An A.R. Editorial
SEND JOE LIEBERMAN BACK TO THE SENATE
by Joe Shea
American Reporter Correspondent
BRADENTON, Fla., Aug. 6, 2006 -- No image has done so much to undo the Senate career of Connecticut Democrat Sen. Joe Lieberman as the kiss on his cheek planted there by President George Bush at the end of the 2006 State of the Union address. It is this Judas kiss that, more than any other fact, may move Connecticut Democrats to castrate themselves by sending one of the most principled, effective and intelligent men in government back to private life.
I don't like Joe Lieberman, and had I been Al Gore, I would not have chosen him for my Vice-President. Even acknowledging all the good he does for Connecticut as a senior legislator and ardent champion of his constitutents' welfare, his appeal to me is limited to his rock-strong integrity and willingness to stand up for what he believes. Those are the qualities America needs far more than it needs another anti-war Democrat. I don't believe what he believes, but that doesn't stop me from admiring him, and nor does it stop me from believing he is the best man for Connecticut in Tuesday's U.S. Senate primary.
But you get the impression that Connecticut voters were born yesterday. Do they really think that President Bush kissed him - kissed him, mind you - on prime-time television to help him get re-elected to the U.S. Senate? The powerful image sucked Sen. Lieberman into a whirlpool of angry Democratic sentiment that has turned against the war. Joe Lieberman became the man they would use as the scapegoat, the one who takes the blame for the sins of another.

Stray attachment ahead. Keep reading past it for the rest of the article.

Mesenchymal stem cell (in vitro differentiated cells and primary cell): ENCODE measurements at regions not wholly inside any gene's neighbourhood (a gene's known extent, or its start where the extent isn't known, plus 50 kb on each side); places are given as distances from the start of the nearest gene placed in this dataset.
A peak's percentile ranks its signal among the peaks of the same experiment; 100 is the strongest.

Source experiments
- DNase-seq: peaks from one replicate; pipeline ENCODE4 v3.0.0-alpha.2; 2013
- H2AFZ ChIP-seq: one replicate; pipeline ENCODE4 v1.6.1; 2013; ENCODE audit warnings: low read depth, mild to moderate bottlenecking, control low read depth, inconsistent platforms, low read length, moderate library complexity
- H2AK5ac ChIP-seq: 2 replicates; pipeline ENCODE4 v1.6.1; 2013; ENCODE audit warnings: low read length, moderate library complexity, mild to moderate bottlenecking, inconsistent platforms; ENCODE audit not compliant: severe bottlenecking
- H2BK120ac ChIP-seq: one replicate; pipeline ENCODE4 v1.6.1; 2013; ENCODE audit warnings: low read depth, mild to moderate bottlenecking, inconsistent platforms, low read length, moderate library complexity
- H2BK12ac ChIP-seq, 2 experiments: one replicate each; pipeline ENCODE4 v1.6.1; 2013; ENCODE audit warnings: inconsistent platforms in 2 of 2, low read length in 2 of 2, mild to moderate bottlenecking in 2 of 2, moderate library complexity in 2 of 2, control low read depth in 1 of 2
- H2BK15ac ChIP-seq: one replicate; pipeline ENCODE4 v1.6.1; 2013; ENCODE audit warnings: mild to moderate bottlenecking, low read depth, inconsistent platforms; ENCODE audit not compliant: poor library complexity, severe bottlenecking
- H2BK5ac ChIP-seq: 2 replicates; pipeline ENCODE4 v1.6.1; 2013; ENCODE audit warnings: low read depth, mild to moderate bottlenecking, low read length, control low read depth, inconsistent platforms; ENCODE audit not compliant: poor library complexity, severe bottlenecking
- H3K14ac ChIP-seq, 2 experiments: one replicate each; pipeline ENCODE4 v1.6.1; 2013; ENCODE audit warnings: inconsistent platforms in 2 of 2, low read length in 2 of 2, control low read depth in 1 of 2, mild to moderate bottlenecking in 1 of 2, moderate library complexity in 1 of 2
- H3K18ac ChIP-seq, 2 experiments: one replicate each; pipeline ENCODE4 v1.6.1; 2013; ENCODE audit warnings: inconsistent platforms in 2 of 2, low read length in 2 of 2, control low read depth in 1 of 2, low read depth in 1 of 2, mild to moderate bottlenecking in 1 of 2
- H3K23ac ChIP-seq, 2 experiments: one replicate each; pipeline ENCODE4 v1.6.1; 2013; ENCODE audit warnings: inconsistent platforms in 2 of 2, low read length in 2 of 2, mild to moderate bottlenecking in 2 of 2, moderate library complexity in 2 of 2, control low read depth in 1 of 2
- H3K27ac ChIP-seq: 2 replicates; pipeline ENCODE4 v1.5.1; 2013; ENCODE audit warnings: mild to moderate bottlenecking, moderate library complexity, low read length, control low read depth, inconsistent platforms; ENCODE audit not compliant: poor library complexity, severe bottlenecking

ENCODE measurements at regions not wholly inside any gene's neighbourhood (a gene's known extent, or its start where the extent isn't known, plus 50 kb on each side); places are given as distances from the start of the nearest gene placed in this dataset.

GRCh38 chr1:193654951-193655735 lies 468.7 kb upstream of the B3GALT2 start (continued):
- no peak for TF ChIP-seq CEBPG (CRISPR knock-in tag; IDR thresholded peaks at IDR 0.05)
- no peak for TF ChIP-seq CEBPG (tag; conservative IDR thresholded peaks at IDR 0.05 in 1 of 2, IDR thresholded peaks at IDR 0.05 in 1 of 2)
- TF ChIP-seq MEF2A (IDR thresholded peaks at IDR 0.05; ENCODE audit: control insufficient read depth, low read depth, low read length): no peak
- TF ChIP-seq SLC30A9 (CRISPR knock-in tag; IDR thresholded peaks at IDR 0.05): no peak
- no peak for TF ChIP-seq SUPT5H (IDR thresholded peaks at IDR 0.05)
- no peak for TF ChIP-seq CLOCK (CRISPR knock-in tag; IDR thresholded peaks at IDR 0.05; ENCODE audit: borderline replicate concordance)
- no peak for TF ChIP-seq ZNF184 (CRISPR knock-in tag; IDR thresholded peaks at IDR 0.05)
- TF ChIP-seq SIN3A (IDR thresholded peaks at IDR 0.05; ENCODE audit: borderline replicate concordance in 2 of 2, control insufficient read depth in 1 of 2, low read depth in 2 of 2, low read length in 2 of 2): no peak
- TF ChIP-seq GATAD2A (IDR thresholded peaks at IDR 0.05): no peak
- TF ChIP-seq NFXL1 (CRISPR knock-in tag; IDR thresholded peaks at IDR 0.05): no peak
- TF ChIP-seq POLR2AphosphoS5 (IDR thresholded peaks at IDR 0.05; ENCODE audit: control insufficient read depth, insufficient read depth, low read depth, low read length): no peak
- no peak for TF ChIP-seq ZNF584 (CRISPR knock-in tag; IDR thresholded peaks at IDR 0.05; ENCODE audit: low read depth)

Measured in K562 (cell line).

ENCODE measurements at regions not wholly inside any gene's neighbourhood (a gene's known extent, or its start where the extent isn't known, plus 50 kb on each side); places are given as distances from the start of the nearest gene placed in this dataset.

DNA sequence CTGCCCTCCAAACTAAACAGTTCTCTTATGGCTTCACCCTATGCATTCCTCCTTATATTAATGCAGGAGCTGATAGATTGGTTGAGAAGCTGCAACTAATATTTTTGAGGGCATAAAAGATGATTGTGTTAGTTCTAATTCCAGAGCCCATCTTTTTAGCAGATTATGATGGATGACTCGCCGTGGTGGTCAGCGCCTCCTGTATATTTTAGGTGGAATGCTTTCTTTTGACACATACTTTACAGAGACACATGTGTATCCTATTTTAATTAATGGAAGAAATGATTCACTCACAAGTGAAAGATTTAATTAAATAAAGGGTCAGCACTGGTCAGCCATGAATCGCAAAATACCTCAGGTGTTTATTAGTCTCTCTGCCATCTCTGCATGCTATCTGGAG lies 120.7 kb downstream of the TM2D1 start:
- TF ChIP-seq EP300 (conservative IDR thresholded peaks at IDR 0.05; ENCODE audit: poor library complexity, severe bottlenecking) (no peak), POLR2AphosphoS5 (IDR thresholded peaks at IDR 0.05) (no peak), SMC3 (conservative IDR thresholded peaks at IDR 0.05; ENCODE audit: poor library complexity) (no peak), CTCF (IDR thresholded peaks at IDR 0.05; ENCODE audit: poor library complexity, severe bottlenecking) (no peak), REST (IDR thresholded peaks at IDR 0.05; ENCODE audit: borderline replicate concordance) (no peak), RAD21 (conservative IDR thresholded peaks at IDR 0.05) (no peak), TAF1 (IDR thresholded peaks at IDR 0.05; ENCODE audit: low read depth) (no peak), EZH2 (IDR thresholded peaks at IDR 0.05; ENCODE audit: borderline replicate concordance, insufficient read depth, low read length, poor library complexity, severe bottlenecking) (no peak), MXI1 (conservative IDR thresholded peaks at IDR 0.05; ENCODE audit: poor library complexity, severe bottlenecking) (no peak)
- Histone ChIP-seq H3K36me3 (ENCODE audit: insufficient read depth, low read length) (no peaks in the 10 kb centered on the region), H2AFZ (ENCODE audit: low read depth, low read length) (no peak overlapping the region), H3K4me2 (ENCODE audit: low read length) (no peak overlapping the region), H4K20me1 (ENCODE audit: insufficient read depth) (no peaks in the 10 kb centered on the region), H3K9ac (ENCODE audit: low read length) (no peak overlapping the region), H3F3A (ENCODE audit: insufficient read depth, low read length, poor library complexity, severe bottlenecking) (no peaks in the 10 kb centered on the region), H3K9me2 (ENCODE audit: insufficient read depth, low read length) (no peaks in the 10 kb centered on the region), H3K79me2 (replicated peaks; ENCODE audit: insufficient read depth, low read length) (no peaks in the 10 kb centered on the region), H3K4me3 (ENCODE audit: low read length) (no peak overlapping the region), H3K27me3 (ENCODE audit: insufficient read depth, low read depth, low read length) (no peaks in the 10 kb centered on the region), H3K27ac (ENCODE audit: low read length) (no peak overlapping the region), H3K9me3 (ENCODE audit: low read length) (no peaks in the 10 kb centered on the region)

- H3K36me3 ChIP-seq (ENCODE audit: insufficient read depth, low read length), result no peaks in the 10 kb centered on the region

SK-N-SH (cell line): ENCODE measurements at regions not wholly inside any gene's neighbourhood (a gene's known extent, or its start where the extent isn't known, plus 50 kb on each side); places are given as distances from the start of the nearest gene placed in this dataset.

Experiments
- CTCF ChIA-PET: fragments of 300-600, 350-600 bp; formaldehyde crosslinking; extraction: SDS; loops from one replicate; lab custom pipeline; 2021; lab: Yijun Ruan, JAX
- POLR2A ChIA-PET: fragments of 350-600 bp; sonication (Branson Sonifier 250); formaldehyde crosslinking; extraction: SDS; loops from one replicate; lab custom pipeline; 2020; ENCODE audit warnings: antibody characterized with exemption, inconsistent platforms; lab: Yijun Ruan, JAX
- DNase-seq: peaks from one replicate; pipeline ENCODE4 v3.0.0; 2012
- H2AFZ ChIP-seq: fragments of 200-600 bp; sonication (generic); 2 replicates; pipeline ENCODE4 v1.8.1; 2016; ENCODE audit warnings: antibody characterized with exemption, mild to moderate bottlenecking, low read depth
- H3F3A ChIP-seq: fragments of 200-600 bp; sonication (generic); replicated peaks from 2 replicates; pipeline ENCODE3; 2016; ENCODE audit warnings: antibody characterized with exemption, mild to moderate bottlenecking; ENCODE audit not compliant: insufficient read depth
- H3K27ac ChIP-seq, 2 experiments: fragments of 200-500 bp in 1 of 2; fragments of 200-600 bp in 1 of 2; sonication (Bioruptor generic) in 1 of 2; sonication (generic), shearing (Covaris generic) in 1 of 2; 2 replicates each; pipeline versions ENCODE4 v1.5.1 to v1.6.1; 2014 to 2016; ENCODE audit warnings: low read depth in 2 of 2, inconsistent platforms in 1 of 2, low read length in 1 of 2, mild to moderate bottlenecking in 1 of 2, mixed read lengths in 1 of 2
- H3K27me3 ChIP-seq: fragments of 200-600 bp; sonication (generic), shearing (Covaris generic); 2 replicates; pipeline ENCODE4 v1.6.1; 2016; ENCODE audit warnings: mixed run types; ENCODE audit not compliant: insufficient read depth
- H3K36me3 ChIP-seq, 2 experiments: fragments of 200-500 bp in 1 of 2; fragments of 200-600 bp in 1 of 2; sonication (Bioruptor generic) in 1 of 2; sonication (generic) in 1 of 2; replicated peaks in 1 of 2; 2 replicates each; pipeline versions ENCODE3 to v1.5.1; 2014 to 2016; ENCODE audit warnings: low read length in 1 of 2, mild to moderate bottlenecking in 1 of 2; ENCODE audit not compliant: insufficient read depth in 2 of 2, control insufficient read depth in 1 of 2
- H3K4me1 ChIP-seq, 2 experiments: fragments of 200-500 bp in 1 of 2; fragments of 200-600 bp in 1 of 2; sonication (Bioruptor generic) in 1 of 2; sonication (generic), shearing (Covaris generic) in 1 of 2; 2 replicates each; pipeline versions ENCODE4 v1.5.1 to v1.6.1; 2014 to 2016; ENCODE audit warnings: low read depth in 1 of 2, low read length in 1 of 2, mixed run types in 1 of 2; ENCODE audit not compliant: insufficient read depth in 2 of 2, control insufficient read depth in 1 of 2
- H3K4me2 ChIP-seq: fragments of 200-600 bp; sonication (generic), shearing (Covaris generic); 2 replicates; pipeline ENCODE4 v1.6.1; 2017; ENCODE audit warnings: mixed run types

With a swift, unwanted and unexpected kiss on the cheek, Mr. Bush drafted an unwilling soldier into his neoconservative army - at least in the eyes of watching Democrats. In reality, he made it possible for Republicans to rake back a Senate seat that will become critical as ithe GOP faces this year's and the 2008 elections looking at a possible loss of both its Senate and House majorities.
Never underestimate the stupidity of the average voter: that is the cardinal rule of Republican politics, if not all politics. I find the Democrats just slightly more honest, slightly more principled, and slightly more passionate about meeting the needs of their country. To get Joe Lieberman out of that equation will be a major victory not for the opportunist Ned Lamont and the anti-war claque, but for the very party that started and wants to finish this war - 10, maybe 15 years from now.
When the consummate political strategist Karl Rove was dreaming up the idea of this Judas kiss, he had plenty of past examples of how guilt by association can be exploited in the political arena. The Republicans have successfully divided conservative and liberal Democrats since the time of Adlai Stevenson, and in Connecticut they may triumph Tuesday because so many good-hearted, well-intentioned, anti-war liberal Democrats see their Senator as a man incapable of change, growth and learning, and would rather risk electing a Republican than re-electing a man of principle, integrity anf courage.
We can only pray they don't make that mistake.